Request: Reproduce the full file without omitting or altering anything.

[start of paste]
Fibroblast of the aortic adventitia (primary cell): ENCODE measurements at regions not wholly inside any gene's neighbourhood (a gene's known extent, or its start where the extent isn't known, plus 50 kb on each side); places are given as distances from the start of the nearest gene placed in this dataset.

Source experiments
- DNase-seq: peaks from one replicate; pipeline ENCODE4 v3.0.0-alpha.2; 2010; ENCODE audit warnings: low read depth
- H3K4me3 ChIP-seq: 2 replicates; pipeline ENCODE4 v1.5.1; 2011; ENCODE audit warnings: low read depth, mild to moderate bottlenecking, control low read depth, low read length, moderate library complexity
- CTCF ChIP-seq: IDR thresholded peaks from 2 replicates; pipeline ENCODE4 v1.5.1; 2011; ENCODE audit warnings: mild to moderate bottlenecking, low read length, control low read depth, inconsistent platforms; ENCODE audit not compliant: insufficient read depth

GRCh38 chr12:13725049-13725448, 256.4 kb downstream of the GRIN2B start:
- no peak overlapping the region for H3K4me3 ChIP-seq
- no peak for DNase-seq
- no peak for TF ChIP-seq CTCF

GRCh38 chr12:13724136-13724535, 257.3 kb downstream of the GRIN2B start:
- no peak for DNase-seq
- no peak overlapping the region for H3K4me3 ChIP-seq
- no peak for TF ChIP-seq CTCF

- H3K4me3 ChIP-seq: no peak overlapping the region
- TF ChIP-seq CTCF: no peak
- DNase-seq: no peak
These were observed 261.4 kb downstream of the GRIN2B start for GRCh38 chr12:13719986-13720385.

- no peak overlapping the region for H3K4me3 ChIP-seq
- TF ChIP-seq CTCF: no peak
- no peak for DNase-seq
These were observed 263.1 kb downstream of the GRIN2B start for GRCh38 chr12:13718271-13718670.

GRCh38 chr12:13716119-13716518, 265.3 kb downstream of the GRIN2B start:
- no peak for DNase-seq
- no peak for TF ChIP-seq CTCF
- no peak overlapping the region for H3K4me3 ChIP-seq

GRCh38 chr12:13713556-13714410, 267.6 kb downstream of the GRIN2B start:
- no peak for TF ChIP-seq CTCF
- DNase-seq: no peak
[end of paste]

Fibroblast of the aortic adventitia (primary cell): ENCODE measurements at regions not wholly inside any gene's neighbourhood (a gene's known extent, or its start where the extent isn't known, plus 50 kb on each side); places are given as distances from the start of the nearest gene placed in this dataset.

Source experiments
- DNase-seq: peaks from one replicate; pipeline ENCODE4 v3.0.0-alpha.2; 2010; ENCODE audit warnings: low read depth
- H3K4me3 ChIP-seq: 2 replicates; pipeline ENCODE4 v1.5.1; 2011; ENCODE audit warnings: low read depth, mild to moderate bottlenecking, control low read depth, low read length, moderate library complexity
- CTCF ChIP-seq: IDR thresholded peaks from 2 replicates; pipeline ENCODE4 v1.5.1; 2011; ENCODE audit warnings: mild to moderate bottlenecking, low read length, control low read depth, inconsistent platforms; ENCODE audit not compliant: insufficient read depth

GRCh38 chr12:13725049-13725448, 256.4 kb downstream of the GRIN2B start:
- no peak overlapping the region for H3K4me3 ChIP-seq
- no peak for DNase-seq
- no peak for TF ChIP-seq CTCF

GRCh38 chr12:13724136-13724535, 257.3 kb downstream of the GRIN2B start:
- no peak for DNase-seq
- no peak overlapping the region for H3K4me3 ChIP-seq
- no peak for TF ChIP-seq CTCF

- H3K4me3 ChIP-seq: no peak overlapping the region
- TF ChIP-seq CTCF: no peak
- DNase-seq: no peak
These were observed 261.4 kb downstream of the GRIN2B start for GRCh38 chr12:13719986-13720385.

- no peak overlapping the region for H3K4me3 ChIP-seq
- TF ChIP-seq CTCF: no peak
- no peak for DNase-seq
These were observed 263.1 kb downstream of the GRIN2B start for GRCh38 chr12:13718271-13718670.

GRCh38 chr12:13716119-13716518, 265.3 kb downstream of the GRIN2B start:
- no peak for DNase-seq
- no peak for TF ChIP-seq CTCF
- no peak overlapping the region for H3K4me3 ChIP-seq

GRCh38 chr12:13713556-13714410, 267.6 kb downstream of the GRIN2B start:
- no peak for TF ChIP-seq CTCF
- DNase-seq: no peak